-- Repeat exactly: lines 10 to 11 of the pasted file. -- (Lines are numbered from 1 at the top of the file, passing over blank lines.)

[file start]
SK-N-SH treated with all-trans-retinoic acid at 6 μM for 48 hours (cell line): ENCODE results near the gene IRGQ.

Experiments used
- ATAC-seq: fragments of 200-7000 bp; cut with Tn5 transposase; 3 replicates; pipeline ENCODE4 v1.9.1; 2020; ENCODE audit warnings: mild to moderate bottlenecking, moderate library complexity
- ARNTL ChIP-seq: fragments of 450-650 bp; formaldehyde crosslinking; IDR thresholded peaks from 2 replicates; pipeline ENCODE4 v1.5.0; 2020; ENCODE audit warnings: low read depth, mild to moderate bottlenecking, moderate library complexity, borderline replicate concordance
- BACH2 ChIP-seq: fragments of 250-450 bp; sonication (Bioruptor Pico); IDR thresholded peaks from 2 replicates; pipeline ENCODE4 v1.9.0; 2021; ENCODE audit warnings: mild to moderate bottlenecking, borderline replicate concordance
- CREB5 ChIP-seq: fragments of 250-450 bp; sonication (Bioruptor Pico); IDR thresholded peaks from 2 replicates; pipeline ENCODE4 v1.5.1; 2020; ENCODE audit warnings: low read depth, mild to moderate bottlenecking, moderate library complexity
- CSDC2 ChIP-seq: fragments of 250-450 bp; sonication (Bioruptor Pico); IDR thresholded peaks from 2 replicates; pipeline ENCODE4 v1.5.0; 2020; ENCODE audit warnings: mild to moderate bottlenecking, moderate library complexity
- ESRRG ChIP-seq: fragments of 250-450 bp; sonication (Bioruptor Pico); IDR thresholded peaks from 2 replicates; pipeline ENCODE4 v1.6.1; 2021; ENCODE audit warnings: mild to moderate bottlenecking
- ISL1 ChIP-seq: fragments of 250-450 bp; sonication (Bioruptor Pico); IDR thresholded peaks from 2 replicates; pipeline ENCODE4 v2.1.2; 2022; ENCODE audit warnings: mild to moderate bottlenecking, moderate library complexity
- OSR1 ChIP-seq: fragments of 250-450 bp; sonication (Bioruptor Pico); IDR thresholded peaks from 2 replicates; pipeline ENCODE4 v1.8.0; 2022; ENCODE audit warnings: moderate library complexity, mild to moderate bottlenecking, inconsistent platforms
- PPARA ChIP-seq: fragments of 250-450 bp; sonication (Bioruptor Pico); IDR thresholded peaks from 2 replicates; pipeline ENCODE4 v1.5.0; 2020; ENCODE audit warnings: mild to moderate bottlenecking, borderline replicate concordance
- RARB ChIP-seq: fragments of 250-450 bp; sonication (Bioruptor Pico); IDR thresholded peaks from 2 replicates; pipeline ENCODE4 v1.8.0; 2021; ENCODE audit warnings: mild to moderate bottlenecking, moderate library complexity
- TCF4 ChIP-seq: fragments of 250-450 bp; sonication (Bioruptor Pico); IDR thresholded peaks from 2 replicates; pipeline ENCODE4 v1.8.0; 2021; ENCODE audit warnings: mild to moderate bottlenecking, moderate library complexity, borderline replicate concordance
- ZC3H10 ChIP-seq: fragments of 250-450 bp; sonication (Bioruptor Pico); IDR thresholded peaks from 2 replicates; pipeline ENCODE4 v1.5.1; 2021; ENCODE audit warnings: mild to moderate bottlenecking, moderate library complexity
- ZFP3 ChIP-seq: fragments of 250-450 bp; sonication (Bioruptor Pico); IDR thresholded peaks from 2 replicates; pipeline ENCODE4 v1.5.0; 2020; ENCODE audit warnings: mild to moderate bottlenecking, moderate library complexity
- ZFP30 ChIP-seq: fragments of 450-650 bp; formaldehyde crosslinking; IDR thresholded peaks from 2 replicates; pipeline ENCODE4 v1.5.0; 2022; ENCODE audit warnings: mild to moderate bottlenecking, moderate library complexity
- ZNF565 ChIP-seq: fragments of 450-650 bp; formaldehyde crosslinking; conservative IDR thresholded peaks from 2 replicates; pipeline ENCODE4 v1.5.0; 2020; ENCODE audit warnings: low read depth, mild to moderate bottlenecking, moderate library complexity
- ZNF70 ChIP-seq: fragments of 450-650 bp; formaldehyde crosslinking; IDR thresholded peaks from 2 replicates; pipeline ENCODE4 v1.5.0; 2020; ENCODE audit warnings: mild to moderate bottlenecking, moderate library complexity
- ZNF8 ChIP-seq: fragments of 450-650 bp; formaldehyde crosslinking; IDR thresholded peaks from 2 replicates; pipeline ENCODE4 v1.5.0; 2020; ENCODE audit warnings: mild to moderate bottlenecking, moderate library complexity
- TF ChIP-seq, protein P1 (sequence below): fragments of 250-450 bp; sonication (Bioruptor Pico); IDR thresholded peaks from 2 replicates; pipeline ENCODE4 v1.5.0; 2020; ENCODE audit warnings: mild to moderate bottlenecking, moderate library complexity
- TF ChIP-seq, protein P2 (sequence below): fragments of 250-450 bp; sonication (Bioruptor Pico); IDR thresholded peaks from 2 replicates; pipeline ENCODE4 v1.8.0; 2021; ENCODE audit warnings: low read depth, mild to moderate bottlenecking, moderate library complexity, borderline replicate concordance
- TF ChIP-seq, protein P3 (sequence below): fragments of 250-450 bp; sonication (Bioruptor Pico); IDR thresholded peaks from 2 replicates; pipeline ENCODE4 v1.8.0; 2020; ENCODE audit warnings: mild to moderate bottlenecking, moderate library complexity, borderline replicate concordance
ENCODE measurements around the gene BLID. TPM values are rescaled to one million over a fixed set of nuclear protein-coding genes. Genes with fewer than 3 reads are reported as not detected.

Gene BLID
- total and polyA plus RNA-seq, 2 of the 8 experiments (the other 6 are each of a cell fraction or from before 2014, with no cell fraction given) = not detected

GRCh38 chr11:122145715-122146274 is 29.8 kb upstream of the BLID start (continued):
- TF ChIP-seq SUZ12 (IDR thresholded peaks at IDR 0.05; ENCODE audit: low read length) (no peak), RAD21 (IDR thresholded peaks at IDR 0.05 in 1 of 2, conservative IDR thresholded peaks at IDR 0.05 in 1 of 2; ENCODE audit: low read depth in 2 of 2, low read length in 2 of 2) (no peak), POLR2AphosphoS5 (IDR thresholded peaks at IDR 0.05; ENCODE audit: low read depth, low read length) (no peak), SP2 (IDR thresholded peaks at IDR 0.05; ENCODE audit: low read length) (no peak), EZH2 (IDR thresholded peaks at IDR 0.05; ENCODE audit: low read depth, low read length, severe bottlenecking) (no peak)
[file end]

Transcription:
- OSR1 ChIP-seq: fragments of 250-450 bp; sonication (Bioruptor Pico); IDR thresholded peaks from 2 replicates; pipeline ENCODE4 v1.8.0; 2022; ENCODE audit warnings: moderate library complexity, mild to moderate bottlenecking, inconsistent platforms
- PPARA ChIP-seq: fragments of 250-450 bp; sonication (Bioruptor Pico); IDR thresholded peaks from 2 replicates; pipeline ENCODE4 v1.5.0; 2020; ENCODE audit warnings: mild to moderate bottlenecking, borderline replicate concordance